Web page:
Identifying C-styles: Reserved and Task-Oriented

What makes C-styles unique from the other styles?

4 DISC Styles

Extended DISC Diamond with 2 axisDISC is a non-judgmental tool that identifies 4 behavioral styles. There is no good or bad, better or worse style; they are only different.

The Extended DISC® Questionnaire, based on your responses, identifies your DISC style. It helps to identify your preferred and most comfortable ways of doing things. DISC only predicts how natural some behaviors are for you and how other behaviors tend to take more energy. It’s not about your ability and it does not predict your success in any given role.

In fact, the most successful people own who they are. They know their strengths and are cognizant of their development areas. More importantly, they know when to rely on their strengths and when they should be modifying their style.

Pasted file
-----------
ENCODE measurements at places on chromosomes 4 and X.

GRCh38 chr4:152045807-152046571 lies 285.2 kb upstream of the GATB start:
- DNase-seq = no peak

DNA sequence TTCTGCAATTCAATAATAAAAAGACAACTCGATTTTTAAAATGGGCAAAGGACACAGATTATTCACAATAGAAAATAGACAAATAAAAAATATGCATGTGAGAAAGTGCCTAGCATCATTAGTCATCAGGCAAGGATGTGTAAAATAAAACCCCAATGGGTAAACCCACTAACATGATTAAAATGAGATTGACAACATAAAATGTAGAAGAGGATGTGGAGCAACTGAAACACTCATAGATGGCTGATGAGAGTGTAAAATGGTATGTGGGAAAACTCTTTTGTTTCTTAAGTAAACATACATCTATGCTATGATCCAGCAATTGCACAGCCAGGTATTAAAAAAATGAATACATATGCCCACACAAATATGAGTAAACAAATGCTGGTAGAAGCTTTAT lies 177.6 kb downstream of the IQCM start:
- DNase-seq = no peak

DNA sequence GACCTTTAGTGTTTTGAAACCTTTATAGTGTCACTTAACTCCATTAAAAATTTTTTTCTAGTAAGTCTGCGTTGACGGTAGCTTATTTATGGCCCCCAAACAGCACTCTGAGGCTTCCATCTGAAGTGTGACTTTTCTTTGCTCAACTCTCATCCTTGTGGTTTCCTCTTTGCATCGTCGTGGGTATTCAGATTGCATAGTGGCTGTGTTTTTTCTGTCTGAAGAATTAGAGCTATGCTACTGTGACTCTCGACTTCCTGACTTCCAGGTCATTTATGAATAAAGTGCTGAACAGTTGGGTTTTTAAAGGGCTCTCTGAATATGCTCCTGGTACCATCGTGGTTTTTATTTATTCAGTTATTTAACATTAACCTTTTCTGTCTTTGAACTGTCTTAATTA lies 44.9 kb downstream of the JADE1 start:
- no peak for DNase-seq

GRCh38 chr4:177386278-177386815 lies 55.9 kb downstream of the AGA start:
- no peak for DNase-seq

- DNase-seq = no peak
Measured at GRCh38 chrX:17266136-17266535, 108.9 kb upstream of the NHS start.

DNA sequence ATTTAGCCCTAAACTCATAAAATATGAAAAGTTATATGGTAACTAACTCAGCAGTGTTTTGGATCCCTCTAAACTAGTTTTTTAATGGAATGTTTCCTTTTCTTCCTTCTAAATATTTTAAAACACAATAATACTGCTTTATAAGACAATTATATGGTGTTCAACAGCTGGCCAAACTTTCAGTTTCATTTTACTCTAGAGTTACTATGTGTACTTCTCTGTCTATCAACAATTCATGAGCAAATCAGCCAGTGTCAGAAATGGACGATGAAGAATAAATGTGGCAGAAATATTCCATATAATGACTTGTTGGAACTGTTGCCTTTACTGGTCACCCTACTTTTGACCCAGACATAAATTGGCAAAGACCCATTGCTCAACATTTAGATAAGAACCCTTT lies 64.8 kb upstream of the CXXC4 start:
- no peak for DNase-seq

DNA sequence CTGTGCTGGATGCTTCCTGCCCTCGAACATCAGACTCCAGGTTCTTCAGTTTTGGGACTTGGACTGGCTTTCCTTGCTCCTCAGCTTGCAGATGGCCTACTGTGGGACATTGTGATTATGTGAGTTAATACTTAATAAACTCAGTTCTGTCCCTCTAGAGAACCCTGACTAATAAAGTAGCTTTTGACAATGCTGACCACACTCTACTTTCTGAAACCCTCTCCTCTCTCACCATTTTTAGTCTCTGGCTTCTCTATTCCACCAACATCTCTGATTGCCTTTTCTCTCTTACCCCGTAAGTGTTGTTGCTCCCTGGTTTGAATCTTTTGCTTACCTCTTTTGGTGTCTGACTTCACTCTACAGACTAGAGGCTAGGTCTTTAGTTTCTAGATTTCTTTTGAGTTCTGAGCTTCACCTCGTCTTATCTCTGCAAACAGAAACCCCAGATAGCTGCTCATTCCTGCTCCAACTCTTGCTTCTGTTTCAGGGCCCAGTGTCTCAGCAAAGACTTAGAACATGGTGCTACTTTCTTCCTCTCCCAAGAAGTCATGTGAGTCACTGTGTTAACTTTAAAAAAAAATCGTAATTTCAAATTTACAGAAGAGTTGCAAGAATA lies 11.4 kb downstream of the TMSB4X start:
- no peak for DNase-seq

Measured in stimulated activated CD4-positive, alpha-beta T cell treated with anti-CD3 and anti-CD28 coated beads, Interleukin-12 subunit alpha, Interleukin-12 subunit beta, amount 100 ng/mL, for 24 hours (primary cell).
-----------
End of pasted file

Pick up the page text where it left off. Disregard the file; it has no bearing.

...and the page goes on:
Now, let’s highlight C-styles.

Identifying C-styles


C-styles are task-oriented like the D-style, but more reserved. They want time to prepare and analyze tasks and things. Quality driven C-styles strive to be correct. They may get frustrated by unpredictability and their biggest fear is to make a mistake.

They tend to be more polite in a diplomatic way; preferring to avoid conflicts. We describe C-styles as quiet, systematic, careful, and formal. They tend not to show their emotions and energies on the surface. C-styles like things to be in order. They are the masters of details; so much so, they sometimes lose the big picture.

Communication Style

Animated C-style at desk-1

C-styles tend not to be talkers unless sharing their expertise. They are less comfortable with personal chats, especially when having to give opinions or discuss abstract matters. Expressing disagreeing views and focusing on emotions can be more difficult for them.

C-styles prefer written communication because it allows them to proceed logically and provides time to analyze facts and details. Furthermore, they have the time to provide a well thought out response. Under pressure, they may appear nit-picky and overly critical; looking for mistakes and checking to ensure perfection.

Preferred environment

C-styles prefer a structured and organized environment where there are minimal surprises and unpredictabilities. They are more comfortable with rules and systems in place to follow.